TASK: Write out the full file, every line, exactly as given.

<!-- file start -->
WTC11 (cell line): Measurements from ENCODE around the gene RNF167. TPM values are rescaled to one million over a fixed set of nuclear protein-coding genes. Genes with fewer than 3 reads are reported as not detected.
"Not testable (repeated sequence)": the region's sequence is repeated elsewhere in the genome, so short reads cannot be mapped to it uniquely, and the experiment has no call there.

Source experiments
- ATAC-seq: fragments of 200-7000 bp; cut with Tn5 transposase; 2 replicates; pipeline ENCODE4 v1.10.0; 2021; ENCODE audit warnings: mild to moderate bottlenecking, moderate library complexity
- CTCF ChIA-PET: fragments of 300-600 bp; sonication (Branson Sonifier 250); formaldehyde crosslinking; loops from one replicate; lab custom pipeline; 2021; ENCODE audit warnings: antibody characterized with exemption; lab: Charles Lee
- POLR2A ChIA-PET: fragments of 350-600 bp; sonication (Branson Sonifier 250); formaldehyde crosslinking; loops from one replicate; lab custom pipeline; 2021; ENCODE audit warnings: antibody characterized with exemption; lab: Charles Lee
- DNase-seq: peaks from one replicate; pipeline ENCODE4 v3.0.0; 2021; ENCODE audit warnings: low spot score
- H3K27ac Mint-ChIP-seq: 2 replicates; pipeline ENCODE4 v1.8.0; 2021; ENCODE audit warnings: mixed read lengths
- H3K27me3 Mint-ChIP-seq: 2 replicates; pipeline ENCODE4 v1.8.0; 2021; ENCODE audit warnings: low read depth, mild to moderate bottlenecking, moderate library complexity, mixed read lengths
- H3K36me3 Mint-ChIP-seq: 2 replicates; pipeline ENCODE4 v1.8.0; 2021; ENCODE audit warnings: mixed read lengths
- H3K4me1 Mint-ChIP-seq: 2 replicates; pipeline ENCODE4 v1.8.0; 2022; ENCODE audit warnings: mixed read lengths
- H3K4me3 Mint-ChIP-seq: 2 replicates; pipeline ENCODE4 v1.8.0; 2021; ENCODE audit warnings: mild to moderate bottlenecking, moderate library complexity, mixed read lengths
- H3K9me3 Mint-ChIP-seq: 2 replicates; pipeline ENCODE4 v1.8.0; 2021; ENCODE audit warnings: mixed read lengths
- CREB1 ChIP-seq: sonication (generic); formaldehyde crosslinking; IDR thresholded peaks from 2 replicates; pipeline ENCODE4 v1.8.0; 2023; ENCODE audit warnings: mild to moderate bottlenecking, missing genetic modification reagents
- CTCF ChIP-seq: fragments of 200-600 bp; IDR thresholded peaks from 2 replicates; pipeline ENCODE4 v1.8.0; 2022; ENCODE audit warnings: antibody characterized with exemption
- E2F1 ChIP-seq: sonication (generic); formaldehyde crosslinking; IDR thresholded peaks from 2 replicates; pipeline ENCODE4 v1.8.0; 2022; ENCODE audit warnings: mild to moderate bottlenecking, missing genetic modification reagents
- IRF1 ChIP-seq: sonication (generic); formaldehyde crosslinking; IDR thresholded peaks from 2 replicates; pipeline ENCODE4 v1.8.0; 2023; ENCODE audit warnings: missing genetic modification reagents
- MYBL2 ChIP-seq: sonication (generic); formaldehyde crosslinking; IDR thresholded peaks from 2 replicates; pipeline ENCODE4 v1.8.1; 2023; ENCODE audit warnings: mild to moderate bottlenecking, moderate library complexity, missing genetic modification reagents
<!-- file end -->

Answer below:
WTC11 (cell line): Measurements from ENCODE around the gene RNF167. TPM values are rescaled to one million over a fixed set of nuclear protein-coding genes. Genes with fewer than 3 reads are reported as not detected.
"Not testable (repeated sequence)": the region's sequence is repeated elsewhere in the genome, so short reads cannot be mapped to it uniquely, and the experiment has no call there.

Source experiments
- ATAC-seq: fragments of 200-7000 bp; cut with Tn5 transposase; 2 replicates; pipeline ENCODE4 v1.10.0; 2021; ENCODE audit warnings: mild to moderate bottlenecking, moderate library complexity
- CTCF ChIA-PET: fragments of 300-600 bp; sonication (Branson Sonifier 250); formaldehyde crosslinking; loops from one replicate; lab custom pipeline; 2021; ENCODE audit warnings: antibody characterized with exemption; lab: Charles Lee
- POLR2A ChIA-PET: fragments of 350-600 bp; sonication (Branson Sonifier 250); formaldehyde crosslinking; loops from one replicate; lab custom pipeline; 2021; ENCODE audit warnings: antibody characterized with exemption; lab: Charles Lee
- DNase-seq: peaks from one replicate; pipeline ENCODE4 v3.0.0; 2021; ENCODE audit warnings: low spot score
- H3K27ac Mint-ChIP-seq: 2 replicates; pipeline ENCODE4 v1.8.0; 2021; ENCODE audit warnings: mixed read lengths
- H3K27me3 Mint-ChIP-seq: 2 replicates; pipeline ENCODE4 v1.8.0; 2021; ENCODE audit warnings: low read depth, mild to moderate bottlenecking, moderate library complexity, mixed read lengths
- H3K36me3 Mint-ChIP-seq: 2 replicates; pipeline ENCODE4 v1.8.0; 2021; ENCODE audit warnings: mixed read lengths
- H3K4me1 Mint-ChIP-seq: 2 replicates; pipeline ENCODE4 v1.8.0; 2022; ENCODE audit warnings: mixed read lengths
- H3K4me3 Mint-ChIP-seq: 2 replicates; pipeline ENCODE4 v1.8.0; 2021; ENCODE audit warnings: mild to moderate bottlenecking, moderate library complexity, mixed read lengths
- H3K9me3 Mint-ChIP-seq: 2 replicates; pipeline ENCODE4 v1.8.0; 2021; ENCODE audit warnings: mixed read lengths
- CREB1 ChIP-seq: sonication (generic); formaldehyde crosslinking; IDR thresholded peaks from 2 replicates; pipeline ENCODE4 v1.8.0; 2023; ENCODE audit warnings: mild to moderate bottlenecking, missing genetic modification reagents
- CTCF ChIP-seq: fragments of 200-600 bp; IDR thresholded peaks from 2 replicates; pipeline ENCODE4 v1.8.0; 2022; ENCODE audit warnings: antibody characterized with exemption
- E2F1 ChIP-seq: sonication (generic); formaldehyde crosslinking; IDR thresholded peaks from 2 replicates; pipeline ENCODE4 v1.8.0; 2022; ENCODE audit warnings: mild to moderate bottlenecking, missing genetic modification reagents
- IRF1 ChIP-seq: sonication (generic); formaldehyde crosslinking; IDR thresholded peaks from 2 replicates; pipeline ENCODE4 v1.8.0; 2023; ENCODE audit warnings: missing genetic modification reagents
- MYBL2 ChIP-seq: sonication (generic); formaldehyde crosslinking; IDR thresholded peaks from 2 replicates; pipeline ENCODE4 v1.8.1; 2023; ENCODE audit warnings: mild to moderate bottlenecking, moderate library complexity, missing genetic modification reagents